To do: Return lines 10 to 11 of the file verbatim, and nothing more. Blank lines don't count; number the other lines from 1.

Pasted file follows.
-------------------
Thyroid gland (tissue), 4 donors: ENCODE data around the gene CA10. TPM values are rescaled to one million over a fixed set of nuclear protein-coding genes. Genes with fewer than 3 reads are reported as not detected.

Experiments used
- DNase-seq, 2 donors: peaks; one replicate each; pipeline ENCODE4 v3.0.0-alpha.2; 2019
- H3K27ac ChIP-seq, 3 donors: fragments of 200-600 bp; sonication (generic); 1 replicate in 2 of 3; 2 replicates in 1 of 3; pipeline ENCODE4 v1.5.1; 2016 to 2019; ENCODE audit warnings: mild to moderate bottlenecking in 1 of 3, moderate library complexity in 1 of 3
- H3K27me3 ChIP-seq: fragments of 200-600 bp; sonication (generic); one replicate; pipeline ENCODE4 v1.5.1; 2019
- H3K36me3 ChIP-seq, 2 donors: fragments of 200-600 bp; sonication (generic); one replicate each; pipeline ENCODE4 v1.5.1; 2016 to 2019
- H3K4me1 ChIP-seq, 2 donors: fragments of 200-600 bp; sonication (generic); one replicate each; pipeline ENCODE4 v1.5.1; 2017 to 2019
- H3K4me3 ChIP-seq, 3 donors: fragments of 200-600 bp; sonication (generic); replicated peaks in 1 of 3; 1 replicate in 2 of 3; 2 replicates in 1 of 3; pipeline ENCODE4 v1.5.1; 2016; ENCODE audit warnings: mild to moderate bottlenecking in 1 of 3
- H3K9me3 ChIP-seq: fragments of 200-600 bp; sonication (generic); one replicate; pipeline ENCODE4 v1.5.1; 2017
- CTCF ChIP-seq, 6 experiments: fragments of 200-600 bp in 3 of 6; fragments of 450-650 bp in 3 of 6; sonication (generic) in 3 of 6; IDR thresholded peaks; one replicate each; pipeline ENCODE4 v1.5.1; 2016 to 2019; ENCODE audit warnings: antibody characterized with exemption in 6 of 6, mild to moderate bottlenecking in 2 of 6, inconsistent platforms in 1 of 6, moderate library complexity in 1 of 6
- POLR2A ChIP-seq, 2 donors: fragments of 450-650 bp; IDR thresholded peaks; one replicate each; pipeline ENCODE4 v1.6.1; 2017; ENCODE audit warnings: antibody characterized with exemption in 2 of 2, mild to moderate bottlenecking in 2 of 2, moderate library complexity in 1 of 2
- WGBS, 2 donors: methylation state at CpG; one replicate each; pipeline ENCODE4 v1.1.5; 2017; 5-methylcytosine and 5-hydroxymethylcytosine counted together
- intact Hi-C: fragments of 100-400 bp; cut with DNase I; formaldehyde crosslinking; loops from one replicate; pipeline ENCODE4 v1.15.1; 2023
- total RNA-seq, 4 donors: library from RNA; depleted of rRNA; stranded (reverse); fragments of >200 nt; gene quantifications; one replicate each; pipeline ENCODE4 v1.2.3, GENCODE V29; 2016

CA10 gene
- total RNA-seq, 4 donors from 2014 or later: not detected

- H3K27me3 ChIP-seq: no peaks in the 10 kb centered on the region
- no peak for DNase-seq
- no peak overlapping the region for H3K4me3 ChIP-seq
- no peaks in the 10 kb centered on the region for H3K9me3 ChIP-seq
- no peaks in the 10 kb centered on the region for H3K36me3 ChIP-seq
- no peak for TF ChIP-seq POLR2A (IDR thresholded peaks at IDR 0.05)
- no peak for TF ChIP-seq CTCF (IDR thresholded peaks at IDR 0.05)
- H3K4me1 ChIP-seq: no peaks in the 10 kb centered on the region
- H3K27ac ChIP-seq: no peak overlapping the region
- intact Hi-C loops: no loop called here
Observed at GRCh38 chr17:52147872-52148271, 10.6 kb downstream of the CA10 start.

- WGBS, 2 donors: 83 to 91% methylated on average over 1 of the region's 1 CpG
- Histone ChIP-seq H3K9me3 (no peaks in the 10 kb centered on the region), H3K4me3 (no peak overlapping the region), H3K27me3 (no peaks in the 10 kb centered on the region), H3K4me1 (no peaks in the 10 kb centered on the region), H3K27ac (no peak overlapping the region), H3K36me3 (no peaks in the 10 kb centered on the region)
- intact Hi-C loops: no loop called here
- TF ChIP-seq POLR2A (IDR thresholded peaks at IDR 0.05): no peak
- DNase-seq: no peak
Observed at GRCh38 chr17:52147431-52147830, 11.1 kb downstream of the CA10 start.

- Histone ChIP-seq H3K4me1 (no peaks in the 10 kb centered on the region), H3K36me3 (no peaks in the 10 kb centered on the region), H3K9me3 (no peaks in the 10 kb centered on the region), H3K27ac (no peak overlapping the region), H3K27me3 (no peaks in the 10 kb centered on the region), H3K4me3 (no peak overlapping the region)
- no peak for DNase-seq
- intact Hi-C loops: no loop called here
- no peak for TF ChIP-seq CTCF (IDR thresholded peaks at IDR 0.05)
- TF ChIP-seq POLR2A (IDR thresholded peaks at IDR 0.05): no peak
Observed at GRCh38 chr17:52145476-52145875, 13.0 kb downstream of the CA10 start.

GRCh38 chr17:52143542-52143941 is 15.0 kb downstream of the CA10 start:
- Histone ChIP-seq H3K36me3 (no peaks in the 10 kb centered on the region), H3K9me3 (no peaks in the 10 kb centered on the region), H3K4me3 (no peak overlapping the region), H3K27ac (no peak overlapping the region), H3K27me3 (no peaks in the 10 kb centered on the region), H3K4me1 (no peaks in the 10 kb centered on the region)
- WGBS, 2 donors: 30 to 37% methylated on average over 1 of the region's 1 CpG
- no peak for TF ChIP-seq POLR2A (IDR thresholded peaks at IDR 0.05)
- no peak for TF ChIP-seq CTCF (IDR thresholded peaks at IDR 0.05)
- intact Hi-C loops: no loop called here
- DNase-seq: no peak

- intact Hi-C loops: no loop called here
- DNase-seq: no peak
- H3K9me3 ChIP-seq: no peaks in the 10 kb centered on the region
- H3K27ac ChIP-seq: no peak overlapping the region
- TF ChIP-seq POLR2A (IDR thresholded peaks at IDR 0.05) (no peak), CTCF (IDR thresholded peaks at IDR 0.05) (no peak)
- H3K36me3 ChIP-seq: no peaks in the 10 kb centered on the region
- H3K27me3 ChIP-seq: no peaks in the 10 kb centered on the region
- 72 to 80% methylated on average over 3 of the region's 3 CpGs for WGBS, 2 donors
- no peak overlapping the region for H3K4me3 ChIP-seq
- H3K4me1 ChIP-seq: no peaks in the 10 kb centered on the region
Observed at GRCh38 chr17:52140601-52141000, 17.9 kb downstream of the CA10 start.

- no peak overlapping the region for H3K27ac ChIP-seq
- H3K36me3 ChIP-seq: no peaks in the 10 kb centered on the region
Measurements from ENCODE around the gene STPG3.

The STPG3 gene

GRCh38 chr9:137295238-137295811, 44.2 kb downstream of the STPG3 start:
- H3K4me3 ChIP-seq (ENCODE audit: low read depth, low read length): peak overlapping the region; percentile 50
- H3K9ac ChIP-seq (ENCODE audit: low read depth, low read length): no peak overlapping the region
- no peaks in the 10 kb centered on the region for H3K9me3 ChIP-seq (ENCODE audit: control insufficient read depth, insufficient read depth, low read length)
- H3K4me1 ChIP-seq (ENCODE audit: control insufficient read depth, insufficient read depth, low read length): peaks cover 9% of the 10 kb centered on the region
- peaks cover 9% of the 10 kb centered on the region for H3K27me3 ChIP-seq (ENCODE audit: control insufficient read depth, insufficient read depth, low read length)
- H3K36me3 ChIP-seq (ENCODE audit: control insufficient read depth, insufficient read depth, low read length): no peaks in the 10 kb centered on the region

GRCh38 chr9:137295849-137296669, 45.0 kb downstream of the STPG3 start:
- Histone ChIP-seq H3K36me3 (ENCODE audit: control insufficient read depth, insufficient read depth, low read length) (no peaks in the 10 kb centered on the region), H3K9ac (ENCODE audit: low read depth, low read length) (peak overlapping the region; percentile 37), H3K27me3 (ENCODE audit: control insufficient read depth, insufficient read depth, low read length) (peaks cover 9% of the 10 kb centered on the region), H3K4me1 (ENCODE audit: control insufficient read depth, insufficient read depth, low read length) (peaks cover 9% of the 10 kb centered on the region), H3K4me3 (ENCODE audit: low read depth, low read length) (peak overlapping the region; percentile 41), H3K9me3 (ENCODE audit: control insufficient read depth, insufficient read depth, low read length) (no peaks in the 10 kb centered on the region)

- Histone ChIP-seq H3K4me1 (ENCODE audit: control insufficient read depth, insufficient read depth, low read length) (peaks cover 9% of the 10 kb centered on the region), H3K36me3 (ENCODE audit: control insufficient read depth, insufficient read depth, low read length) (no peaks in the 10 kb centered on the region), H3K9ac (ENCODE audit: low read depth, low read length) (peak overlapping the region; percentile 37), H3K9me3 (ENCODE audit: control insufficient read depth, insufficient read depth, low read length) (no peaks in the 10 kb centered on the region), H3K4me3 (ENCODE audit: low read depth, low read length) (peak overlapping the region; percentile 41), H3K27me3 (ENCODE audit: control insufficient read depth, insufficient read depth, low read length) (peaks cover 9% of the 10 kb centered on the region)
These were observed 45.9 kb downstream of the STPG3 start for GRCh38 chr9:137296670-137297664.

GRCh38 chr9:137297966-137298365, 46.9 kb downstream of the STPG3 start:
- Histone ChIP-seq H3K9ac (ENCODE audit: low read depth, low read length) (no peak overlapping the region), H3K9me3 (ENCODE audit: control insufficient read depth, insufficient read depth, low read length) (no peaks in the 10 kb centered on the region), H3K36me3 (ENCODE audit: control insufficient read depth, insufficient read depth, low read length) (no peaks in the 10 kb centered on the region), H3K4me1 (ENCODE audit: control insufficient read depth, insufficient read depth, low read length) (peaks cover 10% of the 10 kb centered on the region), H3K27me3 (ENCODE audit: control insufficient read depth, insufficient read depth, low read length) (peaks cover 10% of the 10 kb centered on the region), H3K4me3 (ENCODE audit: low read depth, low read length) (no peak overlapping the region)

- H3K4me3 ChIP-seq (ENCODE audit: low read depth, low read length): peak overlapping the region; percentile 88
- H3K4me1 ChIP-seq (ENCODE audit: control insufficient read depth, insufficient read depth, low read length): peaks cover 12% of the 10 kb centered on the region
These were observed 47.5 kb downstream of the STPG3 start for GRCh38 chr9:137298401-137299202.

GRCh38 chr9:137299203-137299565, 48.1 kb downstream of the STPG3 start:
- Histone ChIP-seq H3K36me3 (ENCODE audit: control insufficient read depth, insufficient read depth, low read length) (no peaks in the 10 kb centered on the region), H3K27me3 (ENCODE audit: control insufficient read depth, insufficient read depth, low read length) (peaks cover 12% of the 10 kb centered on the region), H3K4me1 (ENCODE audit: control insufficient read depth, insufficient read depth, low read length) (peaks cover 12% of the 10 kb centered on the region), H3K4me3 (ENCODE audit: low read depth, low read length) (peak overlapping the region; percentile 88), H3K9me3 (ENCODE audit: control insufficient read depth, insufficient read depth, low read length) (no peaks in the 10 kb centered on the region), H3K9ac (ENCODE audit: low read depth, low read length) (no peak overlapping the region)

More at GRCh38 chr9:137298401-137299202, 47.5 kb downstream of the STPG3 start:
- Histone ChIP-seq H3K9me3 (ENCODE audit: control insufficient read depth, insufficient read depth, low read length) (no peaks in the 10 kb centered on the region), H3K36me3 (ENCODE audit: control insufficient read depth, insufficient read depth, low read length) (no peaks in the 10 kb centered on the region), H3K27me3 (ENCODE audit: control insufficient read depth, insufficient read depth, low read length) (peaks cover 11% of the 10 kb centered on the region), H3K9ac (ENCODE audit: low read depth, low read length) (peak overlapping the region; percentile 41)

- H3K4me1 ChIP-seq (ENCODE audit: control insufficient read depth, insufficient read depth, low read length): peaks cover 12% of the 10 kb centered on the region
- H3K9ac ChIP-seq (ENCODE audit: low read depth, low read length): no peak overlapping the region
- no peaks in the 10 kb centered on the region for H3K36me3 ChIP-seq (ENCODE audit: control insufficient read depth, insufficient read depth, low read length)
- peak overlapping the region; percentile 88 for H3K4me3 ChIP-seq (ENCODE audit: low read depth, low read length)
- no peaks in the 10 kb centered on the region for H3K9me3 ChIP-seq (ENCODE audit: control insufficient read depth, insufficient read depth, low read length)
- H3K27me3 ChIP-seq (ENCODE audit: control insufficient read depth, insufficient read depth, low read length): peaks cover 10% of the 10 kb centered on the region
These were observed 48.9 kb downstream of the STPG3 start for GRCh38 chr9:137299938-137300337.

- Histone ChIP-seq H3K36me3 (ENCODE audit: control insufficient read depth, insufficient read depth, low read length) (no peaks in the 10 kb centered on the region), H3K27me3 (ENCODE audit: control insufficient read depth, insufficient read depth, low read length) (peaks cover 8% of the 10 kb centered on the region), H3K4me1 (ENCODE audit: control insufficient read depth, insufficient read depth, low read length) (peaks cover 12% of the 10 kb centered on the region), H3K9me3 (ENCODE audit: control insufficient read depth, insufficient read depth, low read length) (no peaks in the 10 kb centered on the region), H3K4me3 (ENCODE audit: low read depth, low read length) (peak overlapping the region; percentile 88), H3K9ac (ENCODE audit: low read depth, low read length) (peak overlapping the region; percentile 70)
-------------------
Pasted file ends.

- CTCF ChIP-seq, 6 experiments: fragments of 200-600 bp in 3 of 6; fragments of 450-650 bp in 3 of 6; sonication (generic) in 3 of 6; IDR thresholded peaks; one replicate each; pipeline ENCODE4 v1.5.1; 2016 to 2019; ENCODE audit warnings: antibody characterized with exemption in 6 of 6, mild to moderate bottlenecking in 2 of 6, inconsistent platforms in 1 of 6, moderate library complexity in 1 of 6
- POLR2A ChIP-seq, 2 donors: fragments of 450-650 bp; IDR thresholded peaks; one replicate each; pipeline ENCODE4 v1.6.1; 2017; ENCODE audit warnings: antibody characterized with exemption in 2 of 2, mild to moderate bottlenecking in 2 of 2, moderate library complexity in 1 of 2